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    @JimmyShelter: Yes, but it was part of the Old Forest. The Void is certainly not part of "Tom's country", though, and the Council suggests that Tom's "country" has nothing to do with where he could go and act if he wanted to...only recently did he confine himself to his "little lands" that he now won't step beyond.
    – Shamshiel
    Apr 19, 2014 at 16:33

I think the assumption is that Tom's songs are an expression of something more complicated than power.

Tolkien has this to say on Tom in letter 144:

Tom Bombadil is not an important person – to the narrative. I suppose he has some importance as a ‘comment’. I mean, I do not really write like that: he is just an invention, and he represents something that I feel important, though I would not be prepared to analyze the feeling precisely. I would not, however, have left him in, if he did not have some kind of function. I might put it this way. The story is cast in terms of a good side, and a bad side, beauty against ruthless ugliness, tyranny against kingship, moderated freedom with consent against compulsion that has long lost any object save mere power, and so on; but both sides in some degree, conservative or destructive, want a measure of control. But if you have, as it were taken ‘a vow of poverty’, renounced control, and take your delight in things for themselves without reference to yourself, watching, observing, and to some extent knowing, then the question of the rights and wrongs of power and control might become utterly meaningless to you, and the means of power quite valueless. It is a natural pacifist view, which arises in the mind when there is a war.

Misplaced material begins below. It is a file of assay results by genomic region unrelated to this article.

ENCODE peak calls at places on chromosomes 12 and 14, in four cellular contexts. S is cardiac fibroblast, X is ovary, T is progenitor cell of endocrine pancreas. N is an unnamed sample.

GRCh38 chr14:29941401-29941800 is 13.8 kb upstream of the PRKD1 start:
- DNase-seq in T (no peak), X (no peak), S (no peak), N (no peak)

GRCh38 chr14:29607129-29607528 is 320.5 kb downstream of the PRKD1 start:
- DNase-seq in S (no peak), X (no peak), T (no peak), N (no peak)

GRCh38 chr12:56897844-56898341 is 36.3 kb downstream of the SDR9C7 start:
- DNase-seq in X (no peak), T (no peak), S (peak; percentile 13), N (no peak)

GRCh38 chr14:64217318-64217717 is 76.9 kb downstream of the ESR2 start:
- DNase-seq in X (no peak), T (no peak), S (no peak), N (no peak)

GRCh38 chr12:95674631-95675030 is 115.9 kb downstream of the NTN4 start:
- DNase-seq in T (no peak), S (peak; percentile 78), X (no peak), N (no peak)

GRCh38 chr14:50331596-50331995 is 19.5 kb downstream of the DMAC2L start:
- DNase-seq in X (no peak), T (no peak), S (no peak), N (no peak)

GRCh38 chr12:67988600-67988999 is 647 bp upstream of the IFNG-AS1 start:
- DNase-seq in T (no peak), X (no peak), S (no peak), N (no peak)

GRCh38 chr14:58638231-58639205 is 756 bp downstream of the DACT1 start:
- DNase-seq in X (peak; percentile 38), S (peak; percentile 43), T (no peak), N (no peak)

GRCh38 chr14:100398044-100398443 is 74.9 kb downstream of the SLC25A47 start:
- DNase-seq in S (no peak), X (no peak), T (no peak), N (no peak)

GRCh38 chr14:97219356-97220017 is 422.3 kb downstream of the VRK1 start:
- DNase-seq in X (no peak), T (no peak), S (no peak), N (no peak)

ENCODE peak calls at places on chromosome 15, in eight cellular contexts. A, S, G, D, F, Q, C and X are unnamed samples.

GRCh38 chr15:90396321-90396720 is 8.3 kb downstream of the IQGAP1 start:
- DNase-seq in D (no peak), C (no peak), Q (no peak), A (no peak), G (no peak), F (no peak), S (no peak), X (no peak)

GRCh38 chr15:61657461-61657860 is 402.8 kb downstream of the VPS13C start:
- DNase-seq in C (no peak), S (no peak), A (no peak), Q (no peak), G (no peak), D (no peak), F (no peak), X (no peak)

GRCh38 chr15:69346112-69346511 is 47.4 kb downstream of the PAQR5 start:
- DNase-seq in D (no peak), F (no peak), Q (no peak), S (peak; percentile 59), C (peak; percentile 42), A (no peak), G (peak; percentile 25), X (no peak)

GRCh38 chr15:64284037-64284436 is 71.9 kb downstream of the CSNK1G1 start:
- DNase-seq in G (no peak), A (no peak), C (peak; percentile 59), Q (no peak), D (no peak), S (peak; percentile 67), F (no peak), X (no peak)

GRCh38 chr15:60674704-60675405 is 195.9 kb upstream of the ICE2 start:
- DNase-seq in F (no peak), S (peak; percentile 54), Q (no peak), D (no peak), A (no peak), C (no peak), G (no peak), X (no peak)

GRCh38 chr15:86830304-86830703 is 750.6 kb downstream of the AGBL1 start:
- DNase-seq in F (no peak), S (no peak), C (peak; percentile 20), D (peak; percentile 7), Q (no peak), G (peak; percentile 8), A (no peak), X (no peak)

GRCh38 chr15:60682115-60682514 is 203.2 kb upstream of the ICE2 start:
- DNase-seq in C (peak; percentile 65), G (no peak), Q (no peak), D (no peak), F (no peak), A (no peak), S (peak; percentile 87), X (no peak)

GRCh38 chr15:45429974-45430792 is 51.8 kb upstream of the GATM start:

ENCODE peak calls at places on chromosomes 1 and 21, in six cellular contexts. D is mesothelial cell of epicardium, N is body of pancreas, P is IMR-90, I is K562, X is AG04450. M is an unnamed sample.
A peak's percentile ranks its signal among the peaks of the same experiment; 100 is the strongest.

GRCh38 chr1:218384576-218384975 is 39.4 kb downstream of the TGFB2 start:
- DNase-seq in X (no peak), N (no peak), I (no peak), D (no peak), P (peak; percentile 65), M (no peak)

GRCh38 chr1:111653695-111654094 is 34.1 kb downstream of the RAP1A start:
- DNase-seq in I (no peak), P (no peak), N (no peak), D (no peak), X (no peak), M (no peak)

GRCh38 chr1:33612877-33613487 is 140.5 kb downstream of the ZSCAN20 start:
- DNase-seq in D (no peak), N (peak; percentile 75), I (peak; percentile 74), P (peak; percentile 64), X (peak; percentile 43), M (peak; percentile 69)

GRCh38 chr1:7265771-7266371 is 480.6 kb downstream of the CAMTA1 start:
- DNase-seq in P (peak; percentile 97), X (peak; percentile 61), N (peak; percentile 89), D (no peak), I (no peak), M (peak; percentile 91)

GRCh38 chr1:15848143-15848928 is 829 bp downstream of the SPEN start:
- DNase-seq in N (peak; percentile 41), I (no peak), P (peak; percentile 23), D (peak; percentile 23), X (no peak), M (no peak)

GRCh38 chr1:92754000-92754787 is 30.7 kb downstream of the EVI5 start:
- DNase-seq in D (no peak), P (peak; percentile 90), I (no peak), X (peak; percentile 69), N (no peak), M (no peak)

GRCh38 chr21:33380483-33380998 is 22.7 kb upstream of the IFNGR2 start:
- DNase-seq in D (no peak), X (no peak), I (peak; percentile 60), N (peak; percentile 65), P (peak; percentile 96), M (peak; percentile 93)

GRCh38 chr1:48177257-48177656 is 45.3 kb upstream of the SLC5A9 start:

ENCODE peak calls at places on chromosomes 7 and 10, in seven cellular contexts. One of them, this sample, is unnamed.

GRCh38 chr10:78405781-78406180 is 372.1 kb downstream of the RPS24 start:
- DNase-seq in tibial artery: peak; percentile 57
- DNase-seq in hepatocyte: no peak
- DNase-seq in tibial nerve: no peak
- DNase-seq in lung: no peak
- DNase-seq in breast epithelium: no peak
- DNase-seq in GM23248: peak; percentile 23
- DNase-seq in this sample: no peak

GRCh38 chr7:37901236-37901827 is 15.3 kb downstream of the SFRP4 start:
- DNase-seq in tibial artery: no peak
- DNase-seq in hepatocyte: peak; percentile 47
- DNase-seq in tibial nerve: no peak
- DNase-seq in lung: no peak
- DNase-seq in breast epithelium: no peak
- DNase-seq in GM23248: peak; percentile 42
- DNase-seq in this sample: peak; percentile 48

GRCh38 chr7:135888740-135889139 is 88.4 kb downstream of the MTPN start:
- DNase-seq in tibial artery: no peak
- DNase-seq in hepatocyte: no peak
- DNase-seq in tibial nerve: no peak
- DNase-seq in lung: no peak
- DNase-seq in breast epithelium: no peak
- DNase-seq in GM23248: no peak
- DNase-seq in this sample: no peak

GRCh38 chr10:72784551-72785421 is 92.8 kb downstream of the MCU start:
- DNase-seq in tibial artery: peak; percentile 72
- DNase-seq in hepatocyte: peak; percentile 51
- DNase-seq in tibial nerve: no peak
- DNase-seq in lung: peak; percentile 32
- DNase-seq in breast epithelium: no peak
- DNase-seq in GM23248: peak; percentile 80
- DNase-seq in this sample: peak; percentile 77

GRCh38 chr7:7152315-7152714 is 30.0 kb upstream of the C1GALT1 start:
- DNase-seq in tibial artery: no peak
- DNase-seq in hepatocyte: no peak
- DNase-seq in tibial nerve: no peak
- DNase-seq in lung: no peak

As an embodiment of a pacifist position, he can't be said to have "power" at all, and neither can his songs.

Political power, martial power, magical power, the power of the rings, are all inherently "corrupt" in that their aim is to alter the tide of affairs, to change the world as Eru made it, in order to serve the aims of those who wield power (even if they intend to do something good with it). The ring, as the physical manifestation of the will to power, represents this inherent corruption.

Tom's songs, like those of Eru, are linked to the creation of the world, to the perfect condition of things before they are corrupted by greed, or pride, or the other failings of beings. Tom's "power" if he has it, is to be of a world untouched by these failings and not to want to exercise power at all, but rather to be imbued with what remains of a world untouched by it. Tom is so untouched by power, so immune to its influence, that even the ring has no effect on him. His essential essence is effective in Middle Earth (against corrupt wights and tree spirits, etc.) because it is part of the perfect state of the world close to its creation, something that is, in itself, effective. This state is something shared by his land, and his songs are essentially conservative - they reassert the original condition of the world by repeating the process by which Eru created it.